Elisa and Rob Bildner grew up in different parts of the Jewish world. “I’m a product of Ramah Wisconsin,” Ms. Bildner said. “From that camp, I have an appreciation for camp, a real fondness for it.” Mr. Bildner, who is from West Orange, is the son of Joan and Allen Bildner, the CEO of Kings Supermarkets; his parents also founded Rutgers University’s Allen and Joan Bildner Center for the Study of Jewish Life and were major and active philanthropists whose generosity funded many local programs and institutions. He went to a camp that “was filled with Jewish campers and counselors, but it was not Jewish.”

They both loved camp. She was able to get an appreciation of Jewish life from the experience; he was not, but he had a lot of fun there and appreciated its seductive charms. Both felt camp’s immersive atmosphere, where friendships matter immensely, and the outside world doesn’t particularly loom.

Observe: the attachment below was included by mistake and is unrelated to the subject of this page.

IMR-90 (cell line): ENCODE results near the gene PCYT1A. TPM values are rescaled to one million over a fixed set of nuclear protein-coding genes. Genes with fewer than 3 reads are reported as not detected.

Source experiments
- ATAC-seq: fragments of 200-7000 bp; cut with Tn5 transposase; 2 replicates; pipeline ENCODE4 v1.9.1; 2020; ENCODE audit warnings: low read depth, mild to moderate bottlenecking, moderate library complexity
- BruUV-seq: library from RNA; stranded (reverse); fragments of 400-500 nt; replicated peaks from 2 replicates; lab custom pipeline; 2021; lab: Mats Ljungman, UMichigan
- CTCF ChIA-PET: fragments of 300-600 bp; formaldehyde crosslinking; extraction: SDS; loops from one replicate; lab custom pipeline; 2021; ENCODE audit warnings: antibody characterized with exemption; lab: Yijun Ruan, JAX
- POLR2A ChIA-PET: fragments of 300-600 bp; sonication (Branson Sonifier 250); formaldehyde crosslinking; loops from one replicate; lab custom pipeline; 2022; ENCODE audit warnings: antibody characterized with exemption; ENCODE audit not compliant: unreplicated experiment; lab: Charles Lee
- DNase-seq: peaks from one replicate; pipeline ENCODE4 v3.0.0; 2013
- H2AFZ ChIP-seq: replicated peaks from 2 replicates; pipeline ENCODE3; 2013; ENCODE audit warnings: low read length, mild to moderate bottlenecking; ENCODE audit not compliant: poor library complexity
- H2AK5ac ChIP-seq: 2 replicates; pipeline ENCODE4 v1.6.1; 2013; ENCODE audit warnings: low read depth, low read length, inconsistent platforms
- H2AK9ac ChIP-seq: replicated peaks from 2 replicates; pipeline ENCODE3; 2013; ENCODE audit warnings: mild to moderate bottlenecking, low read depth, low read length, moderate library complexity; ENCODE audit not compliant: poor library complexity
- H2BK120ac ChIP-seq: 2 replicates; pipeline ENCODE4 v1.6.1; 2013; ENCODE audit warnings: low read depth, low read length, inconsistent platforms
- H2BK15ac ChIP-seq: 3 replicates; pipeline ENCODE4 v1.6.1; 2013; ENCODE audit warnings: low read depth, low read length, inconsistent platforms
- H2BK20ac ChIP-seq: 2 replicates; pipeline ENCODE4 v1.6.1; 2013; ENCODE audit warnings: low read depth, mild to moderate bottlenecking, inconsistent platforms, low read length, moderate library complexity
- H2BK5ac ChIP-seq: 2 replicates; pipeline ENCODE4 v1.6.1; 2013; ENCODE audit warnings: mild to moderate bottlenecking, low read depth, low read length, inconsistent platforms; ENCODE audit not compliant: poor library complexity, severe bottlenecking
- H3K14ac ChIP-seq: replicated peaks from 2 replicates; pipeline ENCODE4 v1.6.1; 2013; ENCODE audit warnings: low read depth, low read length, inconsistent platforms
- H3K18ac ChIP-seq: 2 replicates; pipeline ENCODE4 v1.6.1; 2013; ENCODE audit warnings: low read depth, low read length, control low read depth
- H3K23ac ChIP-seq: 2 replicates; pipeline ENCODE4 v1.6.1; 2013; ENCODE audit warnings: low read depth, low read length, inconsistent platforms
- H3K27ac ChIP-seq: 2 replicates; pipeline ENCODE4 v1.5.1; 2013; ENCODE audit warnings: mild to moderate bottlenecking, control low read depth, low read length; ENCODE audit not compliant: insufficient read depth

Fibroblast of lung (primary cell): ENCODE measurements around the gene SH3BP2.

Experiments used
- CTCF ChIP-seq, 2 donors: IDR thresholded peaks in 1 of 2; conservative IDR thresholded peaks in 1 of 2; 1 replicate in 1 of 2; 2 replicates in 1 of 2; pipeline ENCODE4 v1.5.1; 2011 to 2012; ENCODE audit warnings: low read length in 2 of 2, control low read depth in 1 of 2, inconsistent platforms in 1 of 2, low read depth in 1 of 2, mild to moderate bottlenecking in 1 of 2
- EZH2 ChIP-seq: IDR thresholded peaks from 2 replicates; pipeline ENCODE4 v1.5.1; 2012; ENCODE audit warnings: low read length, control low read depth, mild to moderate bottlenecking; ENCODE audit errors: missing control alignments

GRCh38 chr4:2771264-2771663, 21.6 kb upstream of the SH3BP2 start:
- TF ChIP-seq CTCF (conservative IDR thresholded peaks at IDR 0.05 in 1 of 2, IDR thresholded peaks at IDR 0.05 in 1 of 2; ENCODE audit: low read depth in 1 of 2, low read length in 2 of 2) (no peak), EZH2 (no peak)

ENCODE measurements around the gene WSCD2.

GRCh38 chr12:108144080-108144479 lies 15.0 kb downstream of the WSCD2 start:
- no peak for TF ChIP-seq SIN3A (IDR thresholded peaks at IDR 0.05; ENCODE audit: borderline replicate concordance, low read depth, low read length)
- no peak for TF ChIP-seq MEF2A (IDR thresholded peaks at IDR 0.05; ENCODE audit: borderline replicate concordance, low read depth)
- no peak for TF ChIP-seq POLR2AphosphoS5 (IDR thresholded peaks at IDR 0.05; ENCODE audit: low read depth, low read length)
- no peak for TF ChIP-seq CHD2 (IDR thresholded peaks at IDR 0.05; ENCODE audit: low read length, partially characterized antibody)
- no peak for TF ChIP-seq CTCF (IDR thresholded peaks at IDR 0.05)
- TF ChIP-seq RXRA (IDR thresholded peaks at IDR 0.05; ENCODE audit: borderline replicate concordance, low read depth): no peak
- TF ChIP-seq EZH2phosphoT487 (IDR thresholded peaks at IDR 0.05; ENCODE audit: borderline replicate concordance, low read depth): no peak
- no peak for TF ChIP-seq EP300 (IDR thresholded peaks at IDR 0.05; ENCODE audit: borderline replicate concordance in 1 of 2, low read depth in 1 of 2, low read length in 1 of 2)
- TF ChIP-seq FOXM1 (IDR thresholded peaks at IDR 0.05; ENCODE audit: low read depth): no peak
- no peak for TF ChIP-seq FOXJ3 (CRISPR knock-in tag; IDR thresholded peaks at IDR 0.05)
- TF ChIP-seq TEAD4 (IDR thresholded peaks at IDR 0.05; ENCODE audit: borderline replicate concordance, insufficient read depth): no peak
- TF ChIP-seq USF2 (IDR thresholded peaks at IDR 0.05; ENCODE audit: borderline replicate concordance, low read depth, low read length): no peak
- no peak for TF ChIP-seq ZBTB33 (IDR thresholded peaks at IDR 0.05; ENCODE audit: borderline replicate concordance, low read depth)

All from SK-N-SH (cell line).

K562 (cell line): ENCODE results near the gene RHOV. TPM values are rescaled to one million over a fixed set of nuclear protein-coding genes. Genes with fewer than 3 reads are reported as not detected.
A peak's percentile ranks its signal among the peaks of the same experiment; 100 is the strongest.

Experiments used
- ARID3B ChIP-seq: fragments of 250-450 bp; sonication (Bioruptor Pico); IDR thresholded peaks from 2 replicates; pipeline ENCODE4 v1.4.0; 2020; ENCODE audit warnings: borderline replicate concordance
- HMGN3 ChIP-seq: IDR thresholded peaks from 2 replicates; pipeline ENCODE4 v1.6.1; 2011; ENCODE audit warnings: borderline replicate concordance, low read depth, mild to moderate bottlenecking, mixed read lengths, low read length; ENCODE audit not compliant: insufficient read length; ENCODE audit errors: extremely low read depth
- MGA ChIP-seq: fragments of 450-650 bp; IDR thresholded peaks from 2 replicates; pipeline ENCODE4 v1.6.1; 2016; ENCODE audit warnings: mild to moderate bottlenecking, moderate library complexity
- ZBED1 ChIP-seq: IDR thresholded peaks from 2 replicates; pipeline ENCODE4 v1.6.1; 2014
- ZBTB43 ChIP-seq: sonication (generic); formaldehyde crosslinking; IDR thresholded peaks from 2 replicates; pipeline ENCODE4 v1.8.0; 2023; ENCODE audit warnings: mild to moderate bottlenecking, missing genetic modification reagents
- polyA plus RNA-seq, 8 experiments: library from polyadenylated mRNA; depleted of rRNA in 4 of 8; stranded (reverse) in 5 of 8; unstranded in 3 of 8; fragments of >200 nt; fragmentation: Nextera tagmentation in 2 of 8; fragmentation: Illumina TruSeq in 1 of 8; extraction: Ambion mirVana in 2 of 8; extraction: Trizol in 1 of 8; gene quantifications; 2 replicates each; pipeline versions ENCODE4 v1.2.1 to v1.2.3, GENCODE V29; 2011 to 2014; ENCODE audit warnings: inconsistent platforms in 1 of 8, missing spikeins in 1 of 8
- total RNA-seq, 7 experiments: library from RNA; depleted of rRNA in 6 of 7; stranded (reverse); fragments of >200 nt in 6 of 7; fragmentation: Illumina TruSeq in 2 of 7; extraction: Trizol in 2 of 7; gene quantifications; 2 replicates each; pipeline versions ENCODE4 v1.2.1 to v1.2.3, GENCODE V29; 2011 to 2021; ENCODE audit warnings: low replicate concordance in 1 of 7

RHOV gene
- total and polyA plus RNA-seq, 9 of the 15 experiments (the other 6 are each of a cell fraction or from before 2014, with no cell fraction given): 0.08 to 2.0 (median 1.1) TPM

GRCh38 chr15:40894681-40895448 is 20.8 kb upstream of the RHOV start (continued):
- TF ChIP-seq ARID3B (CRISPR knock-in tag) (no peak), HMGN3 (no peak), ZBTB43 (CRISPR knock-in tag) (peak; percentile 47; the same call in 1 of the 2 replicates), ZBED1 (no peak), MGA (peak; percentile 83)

Robert and Elisa Spungen Bildner speak at the 25th anniversary of the Foundation for Jewish Camp.

When they married and had children, the Bildners sent them to Camp Ramah in the Berkshires.

In 1990 or so, both Bildners were Wexner Fellows, selected to be part of a group of Jewish lay leaders, people with clear leadership potential, who were trained and challenged as leaders. “We came away from that program imbued with the idea that we were all charged with doing something specific to improve Jewish life,” Ms. Bildner said.

“Rabbi Herb Friedman, of blessed memory, who set forth that charge, talked about how often institutions are created in the Jewish community, but they don’t necessarily excel. Our challenge was to look at the institutions and decide who we want to work with to help.

“We’d both had very good experiences at camp, so when we drove away from that conference, we looked at each other and talked about how camp is a tremendous way to inculcate a love for Jewish life,” she said. “We were disappointed with the quality of some of the aspects of Jewish camps.”